The relationship between Slovak conductor Juraj Valčuha and the Philharmonia has clearly grown since him taking over a concert originally planned for Lorin Maazel in 2015. However, tonight’s programme was a tough call. Despite Shostakovich’s comment on his Eighth Symphony, that “All that is dark and oppressive will disappear; all that is beautiful will triumph,” there is little conventionally obvious beauty in either of the two works on offer here. Both works require an intensity of direction and attention to detail that was achieved here with varying success.

Frank Peter Zimmermann © Harald Hoffmann | Hänssler Classic
Frank Peter Zimmermann
© Harald Hoffmann | Hänssler Classic

Frank Peter Zimmermann showed exceptional command of the challenging and somewhat relentless demands that Bartók poses in his Violin Concerto no. 2. Bartók had all but forgotten his early two-movement concerto, which was never performed in his lifetime, so he simply called this his ‘Violin Concerto’, written for the Hungarian violinist Zoltán Székely in 1938. This one he did hear performed in 1943, just two years before his death. It is a remarkable work, and is rightly considered one of the greatest 20th-century violin concertos. Zimmermann’s performance was energetic and full of bite, and he was constantly alive to the exchanges between the solo part and the orchestra. Herein lay the problem with this performance however. Valčuha and the Philharmonia never quite matched Zimmermann’s edge and bite, and at times some of the orchestral detail was rather muffled. Bartók’s writing needs angular precision, and this was there at times, in the bright brass fanfares in the first movement, and the slapping pizzicatos of the second movement, for example, but not elsewhere, particularly in the opening of the final movement. Perhaps there was a stylistic mismatch here, with Zimmermann pointing up the work’s raw folk-infused nature in his somewhat harsh but incisive delivery, against a rather less edgy delivery from Valčuha and the orchestra.

Positioning the percussion at a lower level, in front of the trombones, did not help this either, as some of their detail was obscured as a result. However, bringing the harp forward to between the violin front desks worked well, given its prominent role in the first two movements in particular. Zimmermann gave real swagger to the queasy dance of the finale, and here finally Valčuha and the Philharmonia followed his lead, giving a spirited finish to proceedings. Zimmermann concluded the concert’s first half a technically impressive encore of Rachmaninov’s Prelude Op. 23 no. 5 in G minor, as transcribed by Ernst Schliephake.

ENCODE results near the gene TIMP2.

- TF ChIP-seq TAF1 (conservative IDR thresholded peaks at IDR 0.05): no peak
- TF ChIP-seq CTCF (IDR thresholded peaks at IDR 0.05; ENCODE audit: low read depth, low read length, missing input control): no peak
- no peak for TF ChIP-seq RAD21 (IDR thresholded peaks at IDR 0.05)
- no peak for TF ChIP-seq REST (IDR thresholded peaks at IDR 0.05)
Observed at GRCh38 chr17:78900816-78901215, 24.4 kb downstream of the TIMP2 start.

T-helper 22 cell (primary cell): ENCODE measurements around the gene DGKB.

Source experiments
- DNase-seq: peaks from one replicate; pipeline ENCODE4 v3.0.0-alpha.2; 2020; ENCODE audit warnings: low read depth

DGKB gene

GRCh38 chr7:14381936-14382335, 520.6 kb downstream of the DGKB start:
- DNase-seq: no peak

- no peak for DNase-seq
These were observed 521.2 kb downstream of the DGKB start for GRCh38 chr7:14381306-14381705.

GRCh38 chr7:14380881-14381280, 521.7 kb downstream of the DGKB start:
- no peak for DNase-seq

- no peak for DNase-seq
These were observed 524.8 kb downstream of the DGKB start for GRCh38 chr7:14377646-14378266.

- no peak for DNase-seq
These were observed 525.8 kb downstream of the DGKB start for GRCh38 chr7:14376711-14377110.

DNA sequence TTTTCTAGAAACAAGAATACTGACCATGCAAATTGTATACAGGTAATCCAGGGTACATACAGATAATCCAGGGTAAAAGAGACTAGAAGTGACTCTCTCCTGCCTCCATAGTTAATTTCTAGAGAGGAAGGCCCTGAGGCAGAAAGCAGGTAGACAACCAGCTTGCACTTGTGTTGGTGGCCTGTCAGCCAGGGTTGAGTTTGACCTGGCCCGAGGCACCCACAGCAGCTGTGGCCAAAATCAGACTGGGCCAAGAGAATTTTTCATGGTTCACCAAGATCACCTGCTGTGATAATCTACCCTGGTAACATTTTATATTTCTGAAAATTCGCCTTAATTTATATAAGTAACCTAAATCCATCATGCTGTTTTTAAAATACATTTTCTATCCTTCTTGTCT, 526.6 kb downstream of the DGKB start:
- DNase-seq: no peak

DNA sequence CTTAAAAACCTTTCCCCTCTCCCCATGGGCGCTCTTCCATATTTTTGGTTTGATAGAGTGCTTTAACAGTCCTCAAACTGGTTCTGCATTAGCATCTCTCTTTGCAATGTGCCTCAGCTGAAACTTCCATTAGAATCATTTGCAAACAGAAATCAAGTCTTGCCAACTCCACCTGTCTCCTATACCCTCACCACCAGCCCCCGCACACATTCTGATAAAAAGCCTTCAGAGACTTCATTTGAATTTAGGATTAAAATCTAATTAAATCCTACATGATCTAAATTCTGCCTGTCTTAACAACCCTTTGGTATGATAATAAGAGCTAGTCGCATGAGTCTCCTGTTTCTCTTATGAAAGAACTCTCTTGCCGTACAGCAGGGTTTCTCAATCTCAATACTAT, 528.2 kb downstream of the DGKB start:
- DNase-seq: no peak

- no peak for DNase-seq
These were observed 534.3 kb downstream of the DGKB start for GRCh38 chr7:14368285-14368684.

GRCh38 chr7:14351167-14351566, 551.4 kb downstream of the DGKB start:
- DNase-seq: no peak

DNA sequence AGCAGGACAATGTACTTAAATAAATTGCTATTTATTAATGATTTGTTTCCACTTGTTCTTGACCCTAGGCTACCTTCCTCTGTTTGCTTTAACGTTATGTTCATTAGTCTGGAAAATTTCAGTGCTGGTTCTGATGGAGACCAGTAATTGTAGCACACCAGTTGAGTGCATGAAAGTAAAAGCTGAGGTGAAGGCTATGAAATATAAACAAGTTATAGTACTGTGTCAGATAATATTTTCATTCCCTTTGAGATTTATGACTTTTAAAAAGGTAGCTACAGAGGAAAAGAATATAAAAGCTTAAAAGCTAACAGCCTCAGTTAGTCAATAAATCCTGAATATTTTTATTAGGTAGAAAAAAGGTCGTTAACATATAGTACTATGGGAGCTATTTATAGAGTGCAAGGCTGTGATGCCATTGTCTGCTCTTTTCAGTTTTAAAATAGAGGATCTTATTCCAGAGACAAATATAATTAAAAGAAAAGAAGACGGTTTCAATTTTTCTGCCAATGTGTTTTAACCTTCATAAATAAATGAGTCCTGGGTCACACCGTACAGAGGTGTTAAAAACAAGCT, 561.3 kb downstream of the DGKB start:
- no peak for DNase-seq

Following the interval, Valčuha and the Philharmonia seemed more at home with the Shostakovich, and they gave a convincing reading of this dark and difficult symphony. Attention to detail and strong solo work from a number of the orchestra’s principals lifted the intensity of their performance. On the whole, Valčuha led the orchestra successfully through the extended journey of terror laid out in the symphony’s lengthy trajectory, if perhaps holding back on the extreme moments of violence.

Composed in 1943, Shostakovich referred to this and the preceding Seventh Symphony as his “Requiem”, and the Eighth in particular reflecting “the terrible tragedy of the war”. In his memoirs, he alluded to the irony that the war allowed him to reflect tragedy in his music in a way that he couldn’t before (hence the more overtly positive Fifth Symphony), because the tragedy could be blamed on external forces. But Shostakovich was clear that it was not just the atrocities of Hitler, but Stalin’s 'disappearances’ that he mourned in this Requiem. He didn’t get away with this, and the work was pretty much withdrawn, before officially being censored in 1948.

The long opening movement grows from nothing, the pianissimo entries handled with dry care by the Philharmonia strings. As the tension built, and the woodwind joined to turn the screw, any tentativeness in the initial ensemble was now forgotten. The shrieking clarinets heralding the full-on tutti onslaught, topped by piercing piccolos, were suitably frightening, before all dropped away into desolation, and a heartbreakingly sensitive and mournful extended cor anglais solo from Jill Crowther. The mammoth arc of the first movement over, Valčuha and the Philharmonia nevertheless maintained the intensity with a steady yet biting second movement, perhaps a little straight-faced and lacking sardonicism, and a driving ostinato set off expertly by the violas in the third movement. Here, there were occasional lapses in tempo, which the violas had to pick up when they reprised the ostinato rhythm. The slow movement passacaglia had moments of poignancy, with a touchingly fragile horn solo. The arrival of a tentative major key heralds the finale, and in the wandering, weaving string and woodwind lines here, there was a slight sense of loss of direction, although the final pianissimo conclusion was appropriately ambiguous, Shostakovich’s supposedly settled C major not convincing us that beauty has really triumphed.

***11